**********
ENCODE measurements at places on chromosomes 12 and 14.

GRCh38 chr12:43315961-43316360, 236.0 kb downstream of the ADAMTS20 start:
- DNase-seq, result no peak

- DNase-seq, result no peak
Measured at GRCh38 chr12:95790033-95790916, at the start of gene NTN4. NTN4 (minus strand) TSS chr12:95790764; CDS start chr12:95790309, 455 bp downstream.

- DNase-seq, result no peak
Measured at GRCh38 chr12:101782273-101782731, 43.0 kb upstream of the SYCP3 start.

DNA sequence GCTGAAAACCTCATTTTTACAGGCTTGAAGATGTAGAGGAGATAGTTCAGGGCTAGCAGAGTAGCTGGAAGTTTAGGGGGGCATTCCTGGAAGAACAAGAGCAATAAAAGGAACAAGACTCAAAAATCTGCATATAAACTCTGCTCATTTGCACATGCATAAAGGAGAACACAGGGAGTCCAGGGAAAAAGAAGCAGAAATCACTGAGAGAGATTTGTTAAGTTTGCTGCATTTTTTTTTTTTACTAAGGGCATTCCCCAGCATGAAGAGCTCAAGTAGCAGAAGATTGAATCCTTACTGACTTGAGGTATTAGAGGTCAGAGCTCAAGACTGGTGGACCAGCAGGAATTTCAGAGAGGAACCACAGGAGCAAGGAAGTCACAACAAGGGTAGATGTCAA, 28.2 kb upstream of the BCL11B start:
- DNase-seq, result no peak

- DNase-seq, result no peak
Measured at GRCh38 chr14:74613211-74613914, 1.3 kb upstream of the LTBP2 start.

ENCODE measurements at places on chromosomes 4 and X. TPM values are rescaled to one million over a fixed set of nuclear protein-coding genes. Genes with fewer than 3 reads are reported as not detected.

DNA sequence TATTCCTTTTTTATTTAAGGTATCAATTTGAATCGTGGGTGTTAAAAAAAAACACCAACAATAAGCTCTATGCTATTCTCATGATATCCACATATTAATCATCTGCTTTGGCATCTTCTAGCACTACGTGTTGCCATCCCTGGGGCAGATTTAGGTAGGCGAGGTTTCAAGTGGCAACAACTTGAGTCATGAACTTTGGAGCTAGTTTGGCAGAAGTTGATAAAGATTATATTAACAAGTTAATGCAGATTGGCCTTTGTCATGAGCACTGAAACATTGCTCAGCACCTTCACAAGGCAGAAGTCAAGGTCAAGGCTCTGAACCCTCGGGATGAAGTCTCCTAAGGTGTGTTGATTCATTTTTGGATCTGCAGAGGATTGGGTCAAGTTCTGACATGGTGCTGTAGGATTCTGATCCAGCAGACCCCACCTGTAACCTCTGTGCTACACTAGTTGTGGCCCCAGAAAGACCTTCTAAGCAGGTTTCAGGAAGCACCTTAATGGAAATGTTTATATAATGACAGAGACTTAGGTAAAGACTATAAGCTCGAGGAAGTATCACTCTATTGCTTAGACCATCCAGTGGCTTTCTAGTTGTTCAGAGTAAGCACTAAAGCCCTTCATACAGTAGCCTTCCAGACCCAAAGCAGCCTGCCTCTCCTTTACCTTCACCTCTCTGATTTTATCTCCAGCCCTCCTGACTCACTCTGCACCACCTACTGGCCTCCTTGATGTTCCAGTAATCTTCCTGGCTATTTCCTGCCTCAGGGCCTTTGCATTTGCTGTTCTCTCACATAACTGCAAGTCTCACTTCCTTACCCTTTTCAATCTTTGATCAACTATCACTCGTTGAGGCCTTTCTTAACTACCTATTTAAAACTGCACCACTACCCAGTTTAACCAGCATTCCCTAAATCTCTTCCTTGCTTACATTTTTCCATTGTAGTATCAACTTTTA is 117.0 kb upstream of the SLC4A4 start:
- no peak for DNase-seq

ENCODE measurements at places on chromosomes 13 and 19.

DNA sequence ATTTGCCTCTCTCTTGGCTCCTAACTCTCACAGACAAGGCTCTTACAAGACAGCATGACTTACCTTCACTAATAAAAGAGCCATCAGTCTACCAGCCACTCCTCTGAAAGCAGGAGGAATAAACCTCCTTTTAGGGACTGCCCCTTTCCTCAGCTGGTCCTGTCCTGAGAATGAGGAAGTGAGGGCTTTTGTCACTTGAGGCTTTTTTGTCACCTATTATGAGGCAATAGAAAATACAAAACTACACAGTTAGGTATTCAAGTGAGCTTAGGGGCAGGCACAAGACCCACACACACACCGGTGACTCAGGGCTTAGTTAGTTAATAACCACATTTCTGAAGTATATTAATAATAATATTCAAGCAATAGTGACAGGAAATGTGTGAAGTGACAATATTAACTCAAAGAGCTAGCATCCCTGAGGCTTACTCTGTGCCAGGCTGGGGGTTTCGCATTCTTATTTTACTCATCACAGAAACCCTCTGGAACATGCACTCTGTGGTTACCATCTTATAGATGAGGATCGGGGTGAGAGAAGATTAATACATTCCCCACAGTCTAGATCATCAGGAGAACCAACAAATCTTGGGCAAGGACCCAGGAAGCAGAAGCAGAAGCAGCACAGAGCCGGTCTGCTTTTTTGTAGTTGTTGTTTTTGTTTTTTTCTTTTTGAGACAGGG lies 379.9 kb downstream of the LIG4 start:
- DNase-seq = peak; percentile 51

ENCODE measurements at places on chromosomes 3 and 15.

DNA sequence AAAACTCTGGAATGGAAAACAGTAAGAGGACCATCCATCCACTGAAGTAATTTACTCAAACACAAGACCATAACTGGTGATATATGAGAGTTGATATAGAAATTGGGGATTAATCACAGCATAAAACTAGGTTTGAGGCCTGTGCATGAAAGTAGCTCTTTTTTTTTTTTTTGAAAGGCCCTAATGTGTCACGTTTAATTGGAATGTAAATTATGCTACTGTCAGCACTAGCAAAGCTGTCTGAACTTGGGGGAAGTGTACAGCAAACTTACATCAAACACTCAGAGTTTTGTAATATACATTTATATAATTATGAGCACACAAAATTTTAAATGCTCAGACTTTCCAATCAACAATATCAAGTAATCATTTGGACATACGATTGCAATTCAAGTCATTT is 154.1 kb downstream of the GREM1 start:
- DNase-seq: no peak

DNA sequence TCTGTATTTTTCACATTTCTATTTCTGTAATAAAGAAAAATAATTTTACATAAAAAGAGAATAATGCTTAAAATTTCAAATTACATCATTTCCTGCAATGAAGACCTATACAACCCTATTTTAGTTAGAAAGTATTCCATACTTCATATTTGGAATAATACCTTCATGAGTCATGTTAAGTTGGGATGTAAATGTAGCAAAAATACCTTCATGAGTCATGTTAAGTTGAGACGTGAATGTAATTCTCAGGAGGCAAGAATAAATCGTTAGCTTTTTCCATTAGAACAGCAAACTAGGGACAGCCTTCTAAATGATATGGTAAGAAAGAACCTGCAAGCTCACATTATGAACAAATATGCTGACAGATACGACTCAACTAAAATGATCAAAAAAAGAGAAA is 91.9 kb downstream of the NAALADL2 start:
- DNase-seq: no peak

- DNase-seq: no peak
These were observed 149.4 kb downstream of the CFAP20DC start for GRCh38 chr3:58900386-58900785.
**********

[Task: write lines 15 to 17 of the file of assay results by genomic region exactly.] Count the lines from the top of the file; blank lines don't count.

ENCODE measurements at places on chromosomes 13 and 19.

DNA sequence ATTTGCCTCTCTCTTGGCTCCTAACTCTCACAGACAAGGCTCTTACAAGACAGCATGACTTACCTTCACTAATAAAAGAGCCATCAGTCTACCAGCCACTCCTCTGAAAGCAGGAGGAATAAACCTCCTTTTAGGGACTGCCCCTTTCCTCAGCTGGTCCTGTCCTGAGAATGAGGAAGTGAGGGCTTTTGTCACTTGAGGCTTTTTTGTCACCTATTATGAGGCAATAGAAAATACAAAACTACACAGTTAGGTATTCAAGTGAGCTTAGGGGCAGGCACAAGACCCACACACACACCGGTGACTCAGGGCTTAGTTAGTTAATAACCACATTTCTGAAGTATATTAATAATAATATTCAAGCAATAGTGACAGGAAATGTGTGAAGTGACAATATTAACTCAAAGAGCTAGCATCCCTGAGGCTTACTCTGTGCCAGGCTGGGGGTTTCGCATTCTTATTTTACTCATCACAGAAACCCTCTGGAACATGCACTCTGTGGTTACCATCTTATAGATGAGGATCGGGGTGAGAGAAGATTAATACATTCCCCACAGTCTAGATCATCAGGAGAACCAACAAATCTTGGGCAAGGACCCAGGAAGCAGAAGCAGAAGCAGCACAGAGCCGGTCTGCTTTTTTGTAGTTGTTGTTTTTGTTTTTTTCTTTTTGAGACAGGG lies 379.9 kb downstream of the LIG4 start:
- DNase-seq = peak; percentile 51